AEA365 | A Tip-a-Day by and for Evaluators

Aug/11

8

Pedro Mateu on Evaluation Meta-analysis

Hello, my name is Pedro Mateu and I am a second year student in the Interdisciplinary Ph.D. in Evaluation program at Western Michigan University. During last spring I learnt how to do meta-analyses as a part of the program’s core courses. Therefore I would like to share with you some lessons learned.

Hot Tip: First of all, let me define meta-analysis and why it is important. According to Gene V. Glass, meta-analysis seeks to integrate conclusions across multiple studies and disciplines by applying statistical analyses to groups of studies. Through meta-analysis, evaluators can estimate not only the central tendency of study outcomes, test the pattern of outcome variations, and estimate the overall effects and relationships of variables, but also predict results of future evaluations. The application of this tool is valuable because meta-analysis yields objective, defensible, and largely value-neutral evidence, which policy- and decision-makers could reference when forming and revising policies and programs.

Lesson Learned: Conducting a meta-analysis consist of two parts: a coding process and a statistical analysis. Even though the second part sounds to be more complicated, do not underestimate the first one. During the first part, the coders have to spend time to develop the best code form that will be helpful to gather all key data from each study. As a consequence, a first lesson learned is the great value of creating and developing a database which contains the coded studies.

Lesson Learned: A second lesson learned after conducting a meta-analysis is about the type of studies that can be included into the analysis. They must be primary ones. They cannot be research letters, editorial letters, commentaries or pre-publication articles. In order to prevent this, the coders who analyze the data of studies must be accurate when they read the articles.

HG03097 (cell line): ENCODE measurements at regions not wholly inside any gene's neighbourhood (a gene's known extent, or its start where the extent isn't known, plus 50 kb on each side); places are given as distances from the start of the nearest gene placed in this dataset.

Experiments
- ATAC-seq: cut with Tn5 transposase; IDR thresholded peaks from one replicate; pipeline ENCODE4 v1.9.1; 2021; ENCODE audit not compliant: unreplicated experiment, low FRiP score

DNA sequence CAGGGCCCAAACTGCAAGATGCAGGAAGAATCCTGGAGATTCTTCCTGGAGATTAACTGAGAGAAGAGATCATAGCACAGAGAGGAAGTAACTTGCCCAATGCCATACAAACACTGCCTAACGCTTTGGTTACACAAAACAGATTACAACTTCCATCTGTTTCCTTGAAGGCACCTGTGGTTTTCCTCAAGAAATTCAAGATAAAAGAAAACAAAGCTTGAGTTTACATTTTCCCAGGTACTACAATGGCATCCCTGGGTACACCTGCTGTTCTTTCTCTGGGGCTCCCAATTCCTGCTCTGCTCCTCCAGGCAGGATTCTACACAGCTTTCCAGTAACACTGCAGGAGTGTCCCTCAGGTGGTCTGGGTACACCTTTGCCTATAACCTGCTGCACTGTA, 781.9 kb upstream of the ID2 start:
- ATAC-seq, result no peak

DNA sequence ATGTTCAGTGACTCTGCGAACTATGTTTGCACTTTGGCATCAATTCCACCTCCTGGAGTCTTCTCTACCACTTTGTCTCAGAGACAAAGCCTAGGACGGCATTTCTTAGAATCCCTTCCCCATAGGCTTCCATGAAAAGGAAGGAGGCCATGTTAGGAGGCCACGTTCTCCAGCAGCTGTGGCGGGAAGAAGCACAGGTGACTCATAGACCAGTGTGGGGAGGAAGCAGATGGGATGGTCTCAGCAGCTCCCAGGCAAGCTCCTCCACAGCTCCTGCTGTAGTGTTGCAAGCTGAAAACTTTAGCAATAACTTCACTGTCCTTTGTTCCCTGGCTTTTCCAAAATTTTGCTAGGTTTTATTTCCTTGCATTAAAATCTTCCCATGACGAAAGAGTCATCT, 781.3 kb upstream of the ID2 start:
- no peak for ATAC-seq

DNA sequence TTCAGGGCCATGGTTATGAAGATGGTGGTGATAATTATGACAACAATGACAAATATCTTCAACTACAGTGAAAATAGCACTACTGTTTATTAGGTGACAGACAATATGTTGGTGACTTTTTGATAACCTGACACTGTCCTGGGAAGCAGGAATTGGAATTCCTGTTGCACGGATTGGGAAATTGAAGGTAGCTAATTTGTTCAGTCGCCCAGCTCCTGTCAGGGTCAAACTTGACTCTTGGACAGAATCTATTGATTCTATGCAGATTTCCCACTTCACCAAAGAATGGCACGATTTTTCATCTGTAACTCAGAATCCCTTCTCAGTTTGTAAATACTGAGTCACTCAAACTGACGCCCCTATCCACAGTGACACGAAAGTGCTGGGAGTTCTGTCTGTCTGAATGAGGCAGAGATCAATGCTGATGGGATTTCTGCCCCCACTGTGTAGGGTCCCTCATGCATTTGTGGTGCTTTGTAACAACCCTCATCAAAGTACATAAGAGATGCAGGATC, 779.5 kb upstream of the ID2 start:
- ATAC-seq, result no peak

Both lessons learned are the key ones that are needed to conduct a successful meta-analysis.

Rad Resource: In regard to the statistical part, I suggest you to check the online Cochrane Handbook for conducting meta-analyses available in the next link: http://www.cochrane.org/training/cochrane-handbook. An important fact in the title of this book is the name that the Cochrane Collaboration uses for meta-analyses. It is replaced by systematic reviews.

Do you have questions, concerns, kudos, or content to extend this aea365 contribution? Please add them in the comments section for this post on the aea365 webpage so that we may enrich our community of practice. Want to hear more from Pedro? Attend the Meta-analysis Demystified workshop he’ll be presenting with colleagues during AEA’s Annual Conference this November – Evaluation 2011. aea365 is sponsored by the American Evaluation Association and provides a Tip-a-Day by and for evaluators.

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